There are, obviously, many different ways to analyze a particular text. Everyone close reads or sees something from their own perspective. Gulliver’s Travels has always been a boring read for me. Don’t get me wrong, the satire is pretty suggestive of mocking the enlightenment; but Gulliver is suggesting, clearly, that England should STOP CONQUERING OTHER LAND. Let’s pause for a moment and see why. Gulliver is traveling to the Houyhnhnm land — a land that’s separated from all other land and territories. They’re fighting among each other, conquering each other’s land. Gulliver is constantly watching these people, giving them a sense of “otherness” about him and vice versa.
“In the right coat-Pocket of the Great Man Mountain (for so I interpret the words Quinbus Flestrin), after the strictest search, we found only one great piece of coarse cloth, large enough to be a foot-cloth for your Majesty’s chief room of state. In the same left pocket, we saw a huge silver chest, with a cover of the same metal, which we, the searchers, were not able to lift. We desired it should be opened; and one of us stepping into it, found himself up to the mid leg in a sort of dust, some part whereof flying up to our faces, set us both a sneezing for several times together. (1.2.7)”
Part by part of the quote above do we see the “strangeness” of Gulliver’s devices to the people of Houyhnhnm and with that we see something that’s hardly ever done in literature (from what I’ve perceived): a reversal of the “otherness” we put on indigenous people. For once, Gulliver doesn’t seem to feel as if they are strange, going as far as to just start fighting them when he first lands right off the bat. Instead, he is the strange one, and the seemingly indigenous Houyhnhnm are the civilized people.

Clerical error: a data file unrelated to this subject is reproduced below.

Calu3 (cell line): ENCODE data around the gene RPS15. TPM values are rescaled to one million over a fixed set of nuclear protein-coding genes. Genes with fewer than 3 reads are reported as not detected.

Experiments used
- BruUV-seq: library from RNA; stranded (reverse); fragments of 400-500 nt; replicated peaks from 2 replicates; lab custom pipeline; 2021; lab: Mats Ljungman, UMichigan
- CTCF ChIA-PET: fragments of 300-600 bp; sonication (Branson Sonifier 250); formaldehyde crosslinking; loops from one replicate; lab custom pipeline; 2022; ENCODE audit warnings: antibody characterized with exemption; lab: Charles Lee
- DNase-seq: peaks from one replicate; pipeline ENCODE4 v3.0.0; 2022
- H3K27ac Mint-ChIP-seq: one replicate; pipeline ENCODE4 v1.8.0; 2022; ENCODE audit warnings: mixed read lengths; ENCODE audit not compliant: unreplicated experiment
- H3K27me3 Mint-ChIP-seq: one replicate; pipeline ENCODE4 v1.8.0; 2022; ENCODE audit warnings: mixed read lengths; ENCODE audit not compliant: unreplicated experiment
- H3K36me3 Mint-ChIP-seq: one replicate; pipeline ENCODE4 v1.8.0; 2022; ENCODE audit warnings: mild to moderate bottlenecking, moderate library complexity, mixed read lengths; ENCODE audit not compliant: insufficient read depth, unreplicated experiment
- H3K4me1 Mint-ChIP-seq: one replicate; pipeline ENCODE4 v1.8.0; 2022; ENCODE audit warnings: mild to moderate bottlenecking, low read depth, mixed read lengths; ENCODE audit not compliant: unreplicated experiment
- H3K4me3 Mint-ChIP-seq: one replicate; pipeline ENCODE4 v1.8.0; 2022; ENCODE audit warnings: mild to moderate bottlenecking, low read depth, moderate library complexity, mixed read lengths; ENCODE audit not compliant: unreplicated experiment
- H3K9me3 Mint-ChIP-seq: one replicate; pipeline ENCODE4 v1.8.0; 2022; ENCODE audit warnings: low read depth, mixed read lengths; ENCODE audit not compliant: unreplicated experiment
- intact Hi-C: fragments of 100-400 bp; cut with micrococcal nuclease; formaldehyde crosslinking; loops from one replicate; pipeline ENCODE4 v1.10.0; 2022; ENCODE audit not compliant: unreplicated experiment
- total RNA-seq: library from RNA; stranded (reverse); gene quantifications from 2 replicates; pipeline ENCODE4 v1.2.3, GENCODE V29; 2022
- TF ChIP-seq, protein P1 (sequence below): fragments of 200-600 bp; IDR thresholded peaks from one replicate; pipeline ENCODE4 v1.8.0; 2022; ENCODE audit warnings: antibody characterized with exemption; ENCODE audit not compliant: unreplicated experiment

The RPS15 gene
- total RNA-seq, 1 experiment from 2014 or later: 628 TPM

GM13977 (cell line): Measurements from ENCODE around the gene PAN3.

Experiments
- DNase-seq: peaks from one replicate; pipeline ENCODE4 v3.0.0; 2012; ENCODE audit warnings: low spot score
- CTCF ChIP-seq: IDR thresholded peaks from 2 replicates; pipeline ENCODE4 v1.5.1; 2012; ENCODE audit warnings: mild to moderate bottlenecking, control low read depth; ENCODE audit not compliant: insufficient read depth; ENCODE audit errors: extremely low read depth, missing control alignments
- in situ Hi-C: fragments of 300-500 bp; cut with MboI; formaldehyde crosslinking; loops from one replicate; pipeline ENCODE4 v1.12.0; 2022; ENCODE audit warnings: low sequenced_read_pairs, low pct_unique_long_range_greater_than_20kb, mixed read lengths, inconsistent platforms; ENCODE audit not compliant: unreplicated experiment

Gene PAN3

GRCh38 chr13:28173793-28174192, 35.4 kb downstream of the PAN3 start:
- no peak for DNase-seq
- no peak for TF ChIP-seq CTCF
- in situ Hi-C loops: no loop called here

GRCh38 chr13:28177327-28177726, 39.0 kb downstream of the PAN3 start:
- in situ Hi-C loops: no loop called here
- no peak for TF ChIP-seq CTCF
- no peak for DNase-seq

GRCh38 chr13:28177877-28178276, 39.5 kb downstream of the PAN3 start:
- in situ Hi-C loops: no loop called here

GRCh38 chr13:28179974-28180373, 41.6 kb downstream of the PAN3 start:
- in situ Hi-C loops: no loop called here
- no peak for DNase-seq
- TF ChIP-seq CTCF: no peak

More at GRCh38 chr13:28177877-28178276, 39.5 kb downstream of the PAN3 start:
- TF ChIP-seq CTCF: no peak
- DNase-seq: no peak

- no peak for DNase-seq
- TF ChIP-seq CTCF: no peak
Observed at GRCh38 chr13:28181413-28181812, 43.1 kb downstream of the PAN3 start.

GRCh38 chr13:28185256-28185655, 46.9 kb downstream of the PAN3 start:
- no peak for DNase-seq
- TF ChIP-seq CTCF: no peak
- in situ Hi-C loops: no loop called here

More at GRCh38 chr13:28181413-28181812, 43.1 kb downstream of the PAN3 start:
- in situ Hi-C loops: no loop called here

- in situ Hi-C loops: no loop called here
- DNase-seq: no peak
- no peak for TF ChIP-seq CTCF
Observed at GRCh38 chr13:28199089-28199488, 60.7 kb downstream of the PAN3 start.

Now, if you already saw that, let’s take another look at why this reversal is important. If we analyze more of the text, there comes a moment where Gulliver’s presence changes a lot of things for the empires that exist on Houyhnhnm Land. The quote below is one example to show:
“But great allowances should be given to a king, who lives wholly secluded from the rest of the world, and must therefore be altogether unacquainted with the manners and customs that most prevail in other nations: the want of which knowledge will ever produce many prejudices, and a certain narrowness of thinking, from which we, and the politer countries of Europe, are wholly exempted. And it would be hard indeed, if so remote a prince’s notions of virtue and vice were to be offered as a standard for all mankind. (2.7.2)”
Gulliver is attempting to try and bestow his English virtues upon the kingdoms and goes as far as to assume that these two kingdoms would be better with the virtues of the English kingdom. Sound familiar? Sounds like Colonialism to me; but maybe that’s just me. Swift shows us a reversal of roles at first, and then shows us that the people of Houyhnhnm are more civilized than the English (in their own way, probably). At this point, I would say that Gulliver should just leave the Houyhnhnm alone and stay in England amongst his own people. We clearly understand what Colonialism can do to smaller countries and it’s obvious that the Houyhnhnm can handle themselves. Conquering them would just make the English more “strange” to the Houyhnhnm.
Should we live like them? I don’t know, it’s a hard question to answer considering we’re so far along into the future where “otherness” (should)not [read: does not] apply to our current society.
— Drew C. Guerrero